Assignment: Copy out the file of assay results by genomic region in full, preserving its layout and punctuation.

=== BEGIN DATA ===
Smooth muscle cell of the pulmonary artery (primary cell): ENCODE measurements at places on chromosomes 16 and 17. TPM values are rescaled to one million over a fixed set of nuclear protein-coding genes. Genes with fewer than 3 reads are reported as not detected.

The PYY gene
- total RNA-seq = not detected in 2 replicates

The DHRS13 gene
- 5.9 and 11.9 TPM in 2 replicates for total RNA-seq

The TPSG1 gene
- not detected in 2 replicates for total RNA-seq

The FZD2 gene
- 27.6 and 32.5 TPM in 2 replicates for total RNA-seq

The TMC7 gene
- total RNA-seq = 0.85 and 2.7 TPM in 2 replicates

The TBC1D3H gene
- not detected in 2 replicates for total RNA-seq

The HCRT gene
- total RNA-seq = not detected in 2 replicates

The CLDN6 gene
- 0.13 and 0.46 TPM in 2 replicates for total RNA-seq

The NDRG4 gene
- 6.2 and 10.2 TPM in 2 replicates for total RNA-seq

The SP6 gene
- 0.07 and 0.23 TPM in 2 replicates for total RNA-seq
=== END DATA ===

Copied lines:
Smooth muscle cell of the pulmonary artery (primary cell): ENCODE measurements at places on chromosomes 16 and 17. TPM values are rescaled to one million over a fixed set of nuclear protein-coding genes. Genes with fewer than 3 reads are reported as not detected.

The PYY gene
- total RNA-seq = not detected in 2 replicates

The DHRS13 gene
- 5.9 and 11.9 TPM in 2 replicates for total RNA-seq

The TPSG1 gene
- not detected in 2 replicates for total RNA-seq

The FZD2 gene
- 27.6 and 32.5 TPM in 2 replicates for total RNA-seq

The TMC7 gene
- total RNA-seq = 0.85 and 2.7 TPM in 2 replicates

The TBC1D3H gene
- not detected in 2 replicates for total RNA-seq

The HCRT gene
- total RNA-seq = not detected in 2 replicates

The CLDN6 gene
- 0.13 and 0.46 TPM in 2 replicates for total RNA-seq

The NDRG4 gene
- 6.2 and 10.2 TPM in 2 replicates for total RNA-seq

The SP6 gene
- 0.07 and 0.23 TPM in 2 replicates for total RNA-seq